Arcona acne cleansing bar: I find this bar to be the most superb cleanser I’ve ever used with great ongredients such as witch hazel that really keep my skin hydrated, clean and acne free. I also appreciate its travel friendly container.

W3ll People narcissist stick foundation: great ingredients, feels wonderful on my skin and you can’t tell I’m wearing anything. Contains sunflower oil and the new formula (white) has aloe. I’m current blending two colors.

Soapwalla deodorant : you already know I love this stuff from a previous post!

Kjaer Weiss lipstick: it moisturizers like a balm, comes in a compact that is reusable, and is the best formula in lip tint I’ve ever used.

John Masters Organics: a pomade made up of oils good enough to eat! I really enjoy the smell.

Soapwalla lip balm: who doesn’t love coconut lime on their lips?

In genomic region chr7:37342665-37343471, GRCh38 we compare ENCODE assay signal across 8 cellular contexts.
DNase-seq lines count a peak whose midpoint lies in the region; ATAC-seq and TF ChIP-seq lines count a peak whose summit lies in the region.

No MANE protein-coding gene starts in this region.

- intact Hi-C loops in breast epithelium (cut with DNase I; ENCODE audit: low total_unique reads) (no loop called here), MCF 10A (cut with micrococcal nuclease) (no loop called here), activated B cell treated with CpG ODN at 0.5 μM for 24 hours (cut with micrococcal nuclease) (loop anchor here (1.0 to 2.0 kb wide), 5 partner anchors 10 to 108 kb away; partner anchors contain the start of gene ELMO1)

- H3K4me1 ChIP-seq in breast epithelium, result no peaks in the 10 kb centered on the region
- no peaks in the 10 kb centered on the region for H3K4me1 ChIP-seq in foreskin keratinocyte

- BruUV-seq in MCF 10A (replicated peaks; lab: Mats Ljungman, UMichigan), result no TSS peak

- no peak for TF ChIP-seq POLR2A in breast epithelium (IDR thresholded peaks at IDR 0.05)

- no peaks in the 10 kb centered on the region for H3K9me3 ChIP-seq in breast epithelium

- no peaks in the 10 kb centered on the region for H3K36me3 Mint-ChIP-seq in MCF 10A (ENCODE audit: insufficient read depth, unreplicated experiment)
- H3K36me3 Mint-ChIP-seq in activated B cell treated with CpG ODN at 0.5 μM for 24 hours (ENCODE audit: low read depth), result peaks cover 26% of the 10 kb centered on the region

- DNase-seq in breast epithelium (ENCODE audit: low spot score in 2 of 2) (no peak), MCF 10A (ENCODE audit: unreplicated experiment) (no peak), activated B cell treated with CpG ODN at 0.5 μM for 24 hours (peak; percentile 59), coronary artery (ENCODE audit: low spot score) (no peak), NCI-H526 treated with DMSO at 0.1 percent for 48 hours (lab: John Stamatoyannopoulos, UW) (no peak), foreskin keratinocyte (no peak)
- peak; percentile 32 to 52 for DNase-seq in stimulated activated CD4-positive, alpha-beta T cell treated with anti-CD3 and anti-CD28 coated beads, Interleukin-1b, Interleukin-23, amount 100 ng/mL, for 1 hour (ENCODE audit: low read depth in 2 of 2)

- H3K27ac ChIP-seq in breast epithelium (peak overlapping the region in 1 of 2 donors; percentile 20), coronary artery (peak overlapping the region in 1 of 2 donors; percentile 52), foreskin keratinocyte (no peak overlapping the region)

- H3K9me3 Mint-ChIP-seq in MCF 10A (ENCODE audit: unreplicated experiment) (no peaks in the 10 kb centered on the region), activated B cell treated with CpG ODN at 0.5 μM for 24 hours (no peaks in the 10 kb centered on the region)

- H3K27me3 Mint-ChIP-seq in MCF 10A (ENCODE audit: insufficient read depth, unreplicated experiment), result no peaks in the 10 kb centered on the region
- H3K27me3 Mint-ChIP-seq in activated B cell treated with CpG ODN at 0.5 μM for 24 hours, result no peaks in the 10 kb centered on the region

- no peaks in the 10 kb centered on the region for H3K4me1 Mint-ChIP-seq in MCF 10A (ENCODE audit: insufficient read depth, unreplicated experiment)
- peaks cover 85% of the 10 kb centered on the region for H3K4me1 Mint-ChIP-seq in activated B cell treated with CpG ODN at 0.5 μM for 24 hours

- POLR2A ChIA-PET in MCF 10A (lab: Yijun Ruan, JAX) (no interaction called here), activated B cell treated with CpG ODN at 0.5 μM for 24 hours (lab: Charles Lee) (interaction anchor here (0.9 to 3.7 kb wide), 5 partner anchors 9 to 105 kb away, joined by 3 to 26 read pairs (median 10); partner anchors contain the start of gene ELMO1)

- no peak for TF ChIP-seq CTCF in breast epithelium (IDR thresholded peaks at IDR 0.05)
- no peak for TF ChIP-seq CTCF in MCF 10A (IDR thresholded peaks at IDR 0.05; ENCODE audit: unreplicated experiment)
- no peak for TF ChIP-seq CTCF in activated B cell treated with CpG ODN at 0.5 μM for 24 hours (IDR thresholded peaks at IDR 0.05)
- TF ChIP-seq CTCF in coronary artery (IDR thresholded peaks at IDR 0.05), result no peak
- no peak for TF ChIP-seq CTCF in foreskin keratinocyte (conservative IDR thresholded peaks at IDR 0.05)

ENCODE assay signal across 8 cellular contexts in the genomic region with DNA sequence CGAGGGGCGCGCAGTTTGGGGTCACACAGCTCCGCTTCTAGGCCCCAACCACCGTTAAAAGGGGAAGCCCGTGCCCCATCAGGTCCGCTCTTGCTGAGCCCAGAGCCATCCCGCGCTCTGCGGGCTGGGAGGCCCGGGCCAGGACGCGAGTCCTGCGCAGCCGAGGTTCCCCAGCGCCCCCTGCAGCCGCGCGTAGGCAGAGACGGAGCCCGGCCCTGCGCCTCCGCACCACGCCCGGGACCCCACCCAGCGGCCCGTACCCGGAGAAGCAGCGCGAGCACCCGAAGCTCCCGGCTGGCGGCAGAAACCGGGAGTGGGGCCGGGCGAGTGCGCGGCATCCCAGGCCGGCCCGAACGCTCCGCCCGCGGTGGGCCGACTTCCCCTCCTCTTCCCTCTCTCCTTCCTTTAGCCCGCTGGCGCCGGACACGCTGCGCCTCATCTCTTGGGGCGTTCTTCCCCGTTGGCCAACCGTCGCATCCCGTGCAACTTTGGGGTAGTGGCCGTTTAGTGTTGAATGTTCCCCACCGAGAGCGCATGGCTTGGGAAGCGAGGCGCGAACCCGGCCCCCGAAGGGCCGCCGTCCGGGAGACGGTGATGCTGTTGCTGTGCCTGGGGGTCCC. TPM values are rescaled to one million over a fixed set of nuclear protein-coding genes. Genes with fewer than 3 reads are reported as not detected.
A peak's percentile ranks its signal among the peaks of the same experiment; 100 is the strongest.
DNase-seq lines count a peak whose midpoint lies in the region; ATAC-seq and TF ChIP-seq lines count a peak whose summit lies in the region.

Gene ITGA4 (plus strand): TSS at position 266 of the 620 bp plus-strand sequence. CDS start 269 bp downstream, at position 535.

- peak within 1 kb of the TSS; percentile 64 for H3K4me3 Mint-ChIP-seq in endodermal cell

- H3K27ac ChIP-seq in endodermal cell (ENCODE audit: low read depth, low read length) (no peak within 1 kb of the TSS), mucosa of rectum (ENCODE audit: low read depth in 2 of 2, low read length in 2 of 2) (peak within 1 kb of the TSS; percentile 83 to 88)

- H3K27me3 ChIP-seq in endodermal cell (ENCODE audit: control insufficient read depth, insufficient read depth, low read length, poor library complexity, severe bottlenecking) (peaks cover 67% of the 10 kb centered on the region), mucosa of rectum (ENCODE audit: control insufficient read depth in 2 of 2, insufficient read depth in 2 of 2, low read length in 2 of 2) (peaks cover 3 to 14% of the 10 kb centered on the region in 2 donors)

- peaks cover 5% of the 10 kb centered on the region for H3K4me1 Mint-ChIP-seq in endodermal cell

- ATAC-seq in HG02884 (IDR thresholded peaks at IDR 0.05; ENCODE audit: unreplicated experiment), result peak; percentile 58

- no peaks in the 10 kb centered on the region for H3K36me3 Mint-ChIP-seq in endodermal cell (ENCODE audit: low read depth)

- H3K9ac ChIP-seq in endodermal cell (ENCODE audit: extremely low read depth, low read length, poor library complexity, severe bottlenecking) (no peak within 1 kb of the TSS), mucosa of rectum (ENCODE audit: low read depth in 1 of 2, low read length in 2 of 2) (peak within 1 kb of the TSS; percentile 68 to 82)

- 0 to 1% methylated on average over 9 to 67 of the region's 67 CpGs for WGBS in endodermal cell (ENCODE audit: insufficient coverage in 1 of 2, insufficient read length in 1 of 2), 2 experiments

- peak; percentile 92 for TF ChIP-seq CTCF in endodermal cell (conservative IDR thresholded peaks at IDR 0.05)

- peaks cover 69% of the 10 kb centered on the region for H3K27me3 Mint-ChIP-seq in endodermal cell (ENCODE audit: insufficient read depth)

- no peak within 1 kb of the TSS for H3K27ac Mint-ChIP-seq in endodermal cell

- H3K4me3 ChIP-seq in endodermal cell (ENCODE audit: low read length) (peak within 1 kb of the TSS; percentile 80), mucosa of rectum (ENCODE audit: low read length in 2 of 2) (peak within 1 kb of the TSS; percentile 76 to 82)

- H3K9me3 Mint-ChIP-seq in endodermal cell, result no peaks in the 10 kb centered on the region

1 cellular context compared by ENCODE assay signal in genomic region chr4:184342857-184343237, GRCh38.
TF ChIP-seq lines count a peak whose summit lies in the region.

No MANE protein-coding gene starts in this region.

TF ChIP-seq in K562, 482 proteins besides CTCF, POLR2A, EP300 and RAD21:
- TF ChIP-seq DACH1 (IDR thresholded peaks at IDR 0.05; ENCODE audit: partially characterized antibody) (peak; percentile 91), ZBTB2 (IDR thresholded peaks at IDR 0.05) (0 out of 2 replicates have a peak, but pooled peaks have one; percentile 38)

Just a few things to share! As always, all products are purchased by me and all opinions are honest!

Finally, a knitting project completed!

I just discovered the print publication: Taproot and have been enjoying the beautifully written and carefully considered pieces of writing on farming, sustainability, art, and all things hands, heart and soul. The more I read the more inspired I am.

Yesterday, while waiting for my lived one to return from a four mile run I found myself in want of a snack. There it is above: spinach, avocado, tomato, grapes and olive oil.  Now I wish I took a picture of the heirloom lacinato Kale I cooked yesterday! Recipe coming soon! Who says vegans don’t eat great food?

I just discovered the print publication: Taproot and have been enjoying the beautifully written and carefully considered pieces of writing on farming, sustainability, art, and all things hands, heart and soul. The more I read the more inspired I am.

Yesterday, while waiting for my lived one to return from a four mile run I found myself in want of a snack. There it is above: spinach, avocado, tomato, grapes and olive oil. Now I wish I took a picture of the heirloom lacinato Kale I cooked yesterday! Recipe coming soon! Who says vegans don’t eat great food?

Clean cosmetics